Prohibition: The Rise of Organized Crime
Prohibition in the United States was a measure designed to reduce drinking by eliminating the businesses that manufactured, distributed, and sold alcoholic beverages. The Eighteenth Amendment to the U.S. constitution took away the license to do business from the brewers, distillers, and the wholesale and retail sellers of alcoholic beverages. The leaders of the prohibition movement were concerned with the drinking behavior of Americans and made an attempt to improve the country. Unfortunately, they were about to discover that making Prohibition the law had been one thing; enforcing it would be another. Therefore, causing a major problem in the United States. The result of prohibition led to higher crime rates, excessive violence, and a rise to powerful criminals whose vast sums of money by bootlegging started the concept of organized crime. Immigration was a main contributor of the birth of organized crime in the prohibition era. The article “Mafia” reports that, “The number of Italian immigrants soared from 20,000 to 250,000 between 1880 and 1890, by 1910 that number jumped to 500,000 immigrants. “Mafia” further mentions that, “There was a wave of Italians that flocked to America during the 19th and 20th century, most of these citizens were law-abiding, but some were criminals who formed neighborhood gangs”. Along with the arrivals from the Italians, Woodiwiss adds, bootlegging unexpectedly presented second generation Jews, Sicilians, Poles, Slavs who had opportunities to climb the criminal hierarchy (8). David Okrent points out in his book, “While population tripled, the population’s capacity for beer had increased. Americans drank 36 gallons in 1850; by 1890 consumption had exploded to 855 million gallons” (545). Okrent declares, “Immigration was responsible, the German’s brought beer, but also a generation of men who knew how to make, sell, and market alcohol” (547). During this era, these ethnic gangs became skilled at smuggling, money laundering, bribing public officers, and most importantly creating a bootlegging liquor business (“Mafia”). The article “Organized,” article states, “The bootlegging industry was highly profitable, this fueled many gang wars and the Mafia”. Thus, Immigration influenced the start of organized crime. More importantly, the 18th amendment fueled gangs to launch the bootlegging industry. Powerful criminals called gangsters arose from prohibition creating empires of illegal liquor businesses to supply Americans with the banned substance. As David Okrent states in his book The Last Call, “The liquor industry wasn’t dead, of course; a new version, this one illegal, underground would soon emerge with the birth of the dry utopia” (2295). Many Americans found ways to violate the law and satisfy their craving of alcohol. Witwer mentions in his article, people could drink at illegal business called speakeasies. Author David Okrent states, “It didn’t take much more than a bottle and two chairs to make a speakeasy, but once those fundamentals were in place the permutations were endless” (4055). There was a great demand for liquor and someone had to fulfill and supply this illegal product (Witwer), and “It was organized crime who supplied the booze” (Nash). Prohibition spurred the growth of crime groups who violated the law by supplying this illicit product to Americans and the illegal market of United States. Prohibition is the leading cause to why organized crime became a huge problem in the 1920’s. The prohibition and the economic depression had a huge impact on people, causing an atmosphere of despair and criminal activity (Nash). Nash points out further in his article, “Jobs began to be scarce and people needed to find a way to provide for their families, gangsterism was dangerous, but an easy way to make money”. Alcohol was no longer legal and people turned to gangsters, who took on the bootlegging industry, therefore providing them with liquor...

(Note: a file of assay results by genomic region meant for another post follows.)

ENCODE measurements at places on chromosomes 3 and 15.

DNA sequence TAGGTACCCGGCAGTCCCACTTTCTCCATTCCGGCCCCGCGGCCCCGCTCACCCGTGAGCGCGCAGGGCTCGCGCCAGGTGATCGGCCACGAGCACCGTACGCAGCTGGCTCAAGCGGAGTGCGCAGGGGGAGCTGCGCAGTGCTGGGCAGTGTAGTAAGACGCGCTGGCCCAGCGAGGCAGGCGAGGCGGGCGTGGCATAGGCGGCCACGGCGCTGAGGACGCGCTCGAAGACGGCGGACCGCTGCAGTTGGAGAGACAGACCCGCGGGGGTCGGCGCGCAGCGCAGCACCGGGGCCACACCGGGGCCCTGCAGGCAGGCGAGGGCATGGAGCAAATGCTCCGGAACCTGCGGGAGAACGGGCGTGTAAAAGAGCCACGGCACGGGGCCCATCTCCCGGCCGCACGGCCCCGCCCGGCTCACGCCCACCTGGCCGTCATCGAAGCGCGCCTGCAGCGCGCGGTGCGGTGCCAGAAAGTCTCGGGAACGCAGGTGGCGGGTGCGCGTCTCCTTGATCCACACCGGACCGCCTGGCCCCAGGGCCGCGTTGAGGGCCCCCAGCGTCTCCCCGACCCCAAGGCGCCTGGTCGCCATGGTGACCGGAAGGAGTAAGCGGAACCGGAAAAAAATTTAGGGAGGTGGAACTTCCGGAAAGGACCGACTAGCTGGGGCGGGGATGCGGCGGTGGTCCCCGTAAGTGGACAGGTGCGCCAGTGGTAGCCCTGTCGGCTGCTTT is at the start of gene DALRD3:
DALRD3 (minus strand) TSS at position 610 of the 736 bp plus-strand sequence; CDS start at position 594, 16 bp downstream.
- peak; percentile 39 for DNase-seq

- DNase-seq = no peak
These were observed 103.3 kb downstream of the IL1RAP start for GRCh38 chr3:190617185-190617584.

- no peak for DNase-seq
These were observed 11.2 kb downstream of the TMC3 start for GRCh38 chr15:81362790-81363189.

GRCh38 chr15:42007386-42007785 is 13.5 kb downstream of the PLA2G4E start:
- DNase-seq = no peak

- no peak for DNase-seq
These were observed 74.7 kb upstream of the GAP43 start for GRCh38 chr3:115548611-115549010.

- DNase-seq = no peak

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Okrent, Daniel. Last Call The Rise and Fall of Prohibition. New York, NY: Scribner,
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